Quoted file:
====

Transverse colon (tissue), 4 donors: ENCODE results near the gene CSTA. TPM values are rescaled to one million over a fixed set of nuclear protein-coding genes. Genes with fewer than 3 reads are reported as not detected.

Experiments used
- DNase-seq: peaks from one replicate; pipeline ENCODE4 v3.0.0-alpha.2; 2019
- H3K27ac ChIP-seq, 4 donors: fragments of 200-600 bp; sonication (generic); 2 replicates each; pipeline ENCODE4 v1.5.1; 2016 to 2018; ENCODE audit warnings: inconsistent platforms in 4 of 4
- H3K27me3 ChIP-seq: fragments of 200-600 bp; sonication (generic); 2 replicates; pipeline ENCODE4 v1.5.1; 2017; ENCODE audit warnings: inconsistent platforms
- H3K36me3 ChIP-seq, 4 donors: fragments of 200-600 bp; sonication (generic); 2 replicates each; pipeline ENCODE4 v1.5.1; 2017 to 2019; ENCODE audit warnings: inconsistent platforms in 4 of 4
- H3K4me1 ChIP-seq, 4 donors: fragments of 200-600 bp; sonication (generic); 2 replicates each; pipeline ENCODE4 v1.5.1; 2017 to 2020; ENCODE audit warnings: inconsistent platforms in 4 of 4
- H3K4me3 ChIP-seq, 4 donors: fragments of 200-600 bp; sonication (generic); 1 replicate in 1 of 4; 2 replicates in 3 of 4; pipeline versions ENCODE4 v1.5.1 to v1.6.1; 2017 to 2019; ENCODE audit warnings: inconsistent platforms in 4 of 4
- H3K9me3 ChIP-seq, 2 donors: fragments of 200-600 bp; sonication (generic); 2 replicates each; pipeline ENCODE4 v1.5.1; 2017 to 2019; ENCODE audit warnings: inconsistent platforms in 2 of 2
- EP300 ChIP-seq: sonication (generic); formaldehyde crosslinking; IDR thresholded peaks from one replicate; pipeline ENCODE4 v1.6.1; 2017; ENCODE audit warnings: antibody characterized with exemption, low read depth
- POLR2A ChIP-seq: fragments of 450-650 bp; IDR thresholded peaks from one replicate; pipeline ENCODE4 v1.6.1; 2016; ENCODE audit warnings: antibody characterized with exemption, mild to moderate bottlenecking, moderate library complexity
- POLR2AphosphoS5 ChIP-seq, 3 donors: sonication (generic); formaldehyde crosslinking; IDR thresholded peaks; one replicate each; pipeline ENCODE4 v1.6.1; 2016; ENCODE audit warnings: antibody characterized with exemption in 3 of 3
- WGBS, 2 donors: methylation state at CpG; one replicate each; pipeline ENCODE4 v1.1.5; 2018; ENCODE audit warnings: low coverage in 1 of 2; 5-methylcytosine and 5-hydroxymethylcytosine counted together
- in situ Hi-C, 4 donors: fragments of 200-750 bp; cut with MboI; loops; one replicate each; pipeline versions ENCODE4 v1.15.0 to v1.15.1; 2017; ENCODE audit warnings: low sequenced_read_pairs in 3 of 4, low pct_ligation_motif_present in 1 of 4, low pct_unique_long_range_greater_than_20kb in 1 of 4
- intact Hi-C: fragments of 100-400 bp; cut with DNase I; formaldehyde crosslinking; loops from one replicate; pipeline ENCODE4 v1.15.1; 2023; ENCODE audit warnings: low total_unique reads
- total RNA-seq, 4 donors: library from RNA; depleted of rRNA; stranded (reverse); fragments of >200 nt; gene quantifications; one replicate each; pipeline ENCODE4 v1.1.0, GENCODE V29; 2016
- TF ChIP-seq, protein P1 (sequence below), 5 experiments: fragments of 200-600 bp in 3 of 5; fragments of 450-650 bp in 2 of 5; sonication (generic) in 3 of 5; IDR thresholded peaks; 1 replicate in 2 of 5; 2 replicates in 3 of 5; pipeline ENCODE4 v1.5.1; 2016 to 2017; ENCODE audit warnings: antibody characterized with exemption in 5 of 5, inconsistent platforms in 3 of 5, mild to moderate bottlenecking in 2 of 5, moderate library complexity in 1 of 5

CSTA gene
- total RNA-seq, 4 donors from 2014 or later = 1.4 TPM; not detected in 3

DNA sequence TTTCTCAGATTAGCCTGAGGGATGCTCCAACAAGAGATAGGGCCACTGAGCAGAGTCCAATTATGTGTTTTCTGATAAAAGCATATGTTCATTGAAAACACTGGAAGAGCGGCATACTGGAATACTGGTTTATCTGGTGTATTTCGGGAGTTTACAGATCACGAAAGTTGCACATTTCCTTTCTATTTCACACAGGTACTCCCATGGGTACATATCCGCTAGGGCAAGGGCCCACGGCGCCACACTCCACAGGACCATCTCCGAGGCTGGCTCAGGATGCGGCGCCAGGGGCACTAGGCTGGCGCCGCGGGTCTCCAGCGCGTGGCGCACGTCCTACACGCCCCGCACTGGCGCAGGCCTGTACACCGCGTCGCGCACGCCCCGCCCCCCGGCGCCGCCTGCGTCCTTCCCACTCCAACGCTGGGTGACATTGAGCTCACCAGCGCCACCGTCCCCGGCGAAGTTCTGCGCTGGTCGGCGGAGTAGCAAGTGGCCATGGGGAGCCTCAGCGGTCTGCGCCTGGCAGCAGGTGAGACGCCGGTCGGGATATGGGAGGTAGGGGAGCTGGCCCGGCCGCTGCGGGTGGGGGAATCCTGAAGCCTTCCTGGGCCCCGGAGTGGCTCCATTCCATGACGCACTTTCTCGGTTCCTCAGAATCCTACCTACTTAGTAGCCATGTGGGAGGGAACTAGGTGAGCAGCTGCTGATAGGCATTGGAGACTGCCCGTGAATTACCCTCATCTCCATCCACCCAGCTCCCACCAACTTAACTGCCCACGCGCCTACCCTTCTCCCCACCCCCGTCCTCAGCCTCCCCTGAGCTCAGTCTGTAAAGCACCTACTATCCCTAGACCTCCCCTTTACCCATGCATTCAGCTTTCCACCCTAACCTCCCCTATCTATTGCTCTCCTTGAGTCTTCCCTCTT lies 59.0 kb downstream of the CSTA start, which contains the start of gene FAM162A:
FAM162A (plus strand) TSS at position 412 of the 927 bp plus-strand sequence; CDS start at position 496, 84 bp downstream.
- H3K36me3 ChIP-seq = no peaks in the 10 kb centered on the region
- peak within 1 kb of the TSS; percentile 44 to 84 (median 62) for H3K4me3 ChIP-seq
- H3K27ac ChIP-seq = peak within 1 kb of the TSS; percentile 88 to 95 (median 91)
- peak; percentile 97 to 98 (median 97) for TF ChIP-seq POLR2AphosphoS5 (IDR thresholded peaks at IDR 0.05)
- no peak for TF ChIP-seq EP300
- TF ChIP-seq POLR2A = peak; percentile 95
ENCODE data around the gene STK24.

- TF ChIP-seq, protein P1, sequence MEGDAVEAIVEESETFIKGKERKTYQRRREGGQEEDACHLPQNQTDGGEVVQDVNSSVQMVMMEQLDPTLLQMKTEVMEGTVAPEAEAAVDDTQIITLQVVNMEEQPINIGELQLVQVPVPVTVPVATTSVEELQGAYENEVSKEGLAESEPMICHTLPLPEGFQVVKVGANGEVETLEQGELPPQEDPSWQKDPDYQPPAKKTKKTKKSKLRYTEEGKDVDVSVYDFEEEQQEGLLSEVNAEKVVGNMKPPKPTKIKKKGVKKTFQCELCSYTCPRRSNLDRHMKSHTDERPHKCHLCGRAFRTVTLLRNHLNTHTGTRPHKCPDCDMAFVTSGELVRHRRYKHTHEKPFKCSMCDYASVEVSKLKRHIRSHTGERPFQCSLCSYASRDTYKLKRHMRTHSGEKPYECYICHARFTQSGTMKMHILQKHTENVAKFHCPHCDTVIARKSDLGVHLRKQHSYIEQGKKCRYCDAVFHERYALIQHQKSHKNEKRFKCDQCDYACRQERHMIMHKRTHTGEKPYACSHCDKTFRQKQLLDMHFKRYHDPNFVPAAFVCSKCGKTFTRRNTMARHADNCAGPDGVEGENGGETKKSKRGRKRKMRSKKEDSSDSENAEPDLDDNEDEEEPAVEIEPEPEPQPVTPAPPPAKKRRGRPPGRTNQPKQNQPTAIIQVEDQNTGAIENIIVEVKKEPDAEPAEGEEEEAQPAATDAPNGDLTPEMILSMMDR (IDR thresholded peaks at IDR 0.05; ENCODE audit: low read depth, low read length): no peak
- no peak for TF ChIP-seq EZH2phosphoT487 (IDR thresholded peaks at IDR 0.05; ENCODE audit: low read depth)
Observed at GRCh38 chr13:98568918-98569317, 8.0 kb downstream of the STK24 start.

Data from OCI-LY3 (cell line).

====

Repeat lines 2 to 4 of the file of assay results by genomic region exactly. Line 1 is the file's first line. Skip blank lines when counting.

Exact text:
Experiments used
- DNase-seq: peaks from one replicate; pipeline ENCODE4 v3.0.0-alpha.2; 2019
- H3K27ac ChIP-seq, 4 donors: fragments of 200-600 bp; sonication (generic); 2 replicates each; pipeline ENCODE4 v1.5.1; 2016 to 2018; ENCODE audit warnings: inconsistent platforms in 4 of 4